2. Help develop the family spirit

A director needs to decide at what level they should be active – whether it is the family association, shareholder, director or manager level.

“Family spirit is the glue that prevents frustration and dissent”Xavier Bedoret

3. Take the heat out of the decision process

The duality of “family” and “enterprise” can increase anxieties. Independent directors have a role to play to support family firms in this area.

“Emotions are a bias in relationships, and in family decision making” – Xavier Bedoret.

4. Engage young family members

Independent directors can play a role to support younger family members in their transition into more senior roles, given the family challenges of maintaining family values and managing power.


Three best practices of independent board directors of family-owned firms

For independent directors, working with family businesses is exceptionally complex but extremely rewarding. They often play a critical role in:

  • Helping with communication (as often family members may not be on the same page);
  • Supporting the transition of roles between senior generations and the next generation; and
  • Assisting in managing conflicts such as finding a middle ground in situations of risk aversion.

Three best practices shared by IDN members included:

1. Understand dynamics of the family

The role of an independent director on a family-owned company can be much more complex than on a public listed board, given the chemistry.

Board members should understand why they were brought onto the board.

They also may need to prove themselves first as an expert to the board and the family to show what they can do before being trusted to assist them more broadly.

Board members may be expected to commit more time and be available much more than on other types of boards.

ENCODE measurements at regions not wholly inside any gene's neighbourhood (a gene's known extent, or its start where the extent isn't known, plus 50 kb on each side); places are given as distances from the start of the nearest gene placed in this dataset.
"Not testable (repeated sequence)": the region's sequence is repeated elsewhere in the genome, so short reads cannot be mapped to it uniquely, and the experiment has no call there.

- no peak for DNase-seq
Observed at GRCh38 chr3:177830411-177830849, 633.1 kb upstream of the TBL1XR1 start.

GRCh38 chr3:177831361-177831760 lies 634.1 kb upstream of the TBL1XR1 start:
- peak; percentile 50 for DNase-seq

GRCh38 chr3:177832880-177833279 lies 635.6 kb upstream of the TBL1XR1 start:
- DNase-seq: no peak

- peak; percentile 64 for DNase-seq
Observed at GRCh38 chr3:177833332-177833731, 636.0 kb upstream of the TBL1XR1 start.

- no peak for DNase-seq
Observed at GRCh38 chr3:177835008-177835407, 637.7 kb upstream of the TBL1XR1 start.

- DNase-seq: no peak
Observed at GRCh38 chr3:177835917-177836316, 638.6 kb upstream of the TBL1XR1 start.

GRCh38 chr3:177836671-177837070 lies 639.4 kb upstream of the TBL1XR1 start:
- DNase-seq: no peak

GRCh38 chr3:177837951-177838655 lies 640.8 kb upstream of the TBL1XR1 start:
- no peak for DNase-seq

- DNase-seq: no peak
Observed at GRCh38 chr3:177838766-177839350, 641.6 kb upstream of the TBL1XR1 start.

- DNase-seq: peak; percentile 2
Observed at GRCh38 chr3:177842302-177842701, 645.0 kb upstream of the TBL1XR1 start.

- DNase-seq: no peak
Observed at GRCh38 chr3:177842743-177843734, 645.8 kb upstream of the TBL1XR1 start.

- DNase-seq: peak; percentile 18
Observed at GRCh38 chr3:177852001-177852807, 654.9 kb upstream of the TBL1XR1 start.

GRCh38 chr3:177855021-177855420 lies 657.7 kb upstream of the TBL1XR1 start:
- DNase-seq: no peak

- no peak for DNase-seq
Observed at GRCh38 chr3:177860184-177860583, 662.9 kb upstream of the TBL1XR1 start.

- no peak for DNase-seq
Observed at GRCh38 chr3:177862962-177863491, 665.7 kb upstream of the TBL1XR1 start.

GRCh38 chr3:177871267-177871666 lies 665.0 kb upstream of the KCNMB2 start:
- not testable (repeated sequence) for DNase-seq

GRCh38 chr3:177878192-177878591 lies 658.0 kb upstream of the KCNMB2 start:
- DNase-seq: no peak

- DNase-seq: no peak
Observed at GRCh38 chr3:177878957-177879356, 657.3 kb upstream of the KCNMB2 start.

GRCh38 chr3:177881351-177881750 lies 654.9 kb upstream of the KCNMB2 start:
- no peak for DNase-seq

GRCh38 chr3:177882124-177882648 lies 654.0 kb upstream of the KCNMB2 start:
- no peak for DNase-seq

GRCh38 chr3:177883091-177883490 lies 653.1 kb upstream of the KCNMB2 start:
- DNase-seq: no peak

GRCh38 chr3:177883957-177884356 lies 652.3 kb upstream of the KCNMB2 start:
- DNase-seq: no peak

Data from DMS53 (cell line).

One suggestion was to “rush slowly” – understand time horizons, priorities, and the pace of change of the family shareholders. Family boards need to take their time to make the right discussions and decisions.

2. Build a coalition of independent directors

All independent directors should bring their own unique experience to the board. It is essential to ensure that independent directors are aligned and a force within the board.

3. Build relationships with all board members

This includes on a one-on-one basis. As not all board members may have the same knowledge of governance, help new board members succeed by arranging onboarding and an ongoing training programme to ensure they all have the necessary expertise to participate actively in board discussions.


To view Martin Roll’s slides, visit here.

IDN’s next webinar on Governance of Social Impact Ventures will be held on 11 June 2021.


INSEAD Directors Network (“IDN”) – An INSEAD Global Club of International Board Directors

Our Mission is to foster excellent Corporate Governance through networking, communication and self-improvement. IDN has 1,500 members from 80 countries, all Alumni from different INSEAD graduations as MBA, EMBA, GEMBA, and IDP-C. We meet in live IDN webinars and meet-ups arranged by our IDN Ambassadors based in 25 countries. Our IDN website holds valuable corporate governance knowledge in our IDN blog, and we share insights with our LinkedIn and Twitter followers. We highlight our member through quarterly sharing of their new board appointments, and once a year, we give out IDN Awards to prominent board accomplishments. We provide a peer-to-peer mentoring and board vacancy service, and we come together two times per year at the INSEAD Directors Forum arranged by ICGC. We also engage with ICGC on joint research.


INSEAD Corporate Governance Centre (“ICGC”)

Established in 2010, the INSEAD Corporate Governance Centre (ICGC) has been actively engaged in making a distinctive contribution to the knowledge and practice of corporate governance. The ICGC harnesses faculty expertise across multiple disciplines to teach and research on the challenges of boards of directors in an international context and to foster a global dialogue on governance issues with the ultimate goal to develop boards for high-performance governance. Visit ICGC website: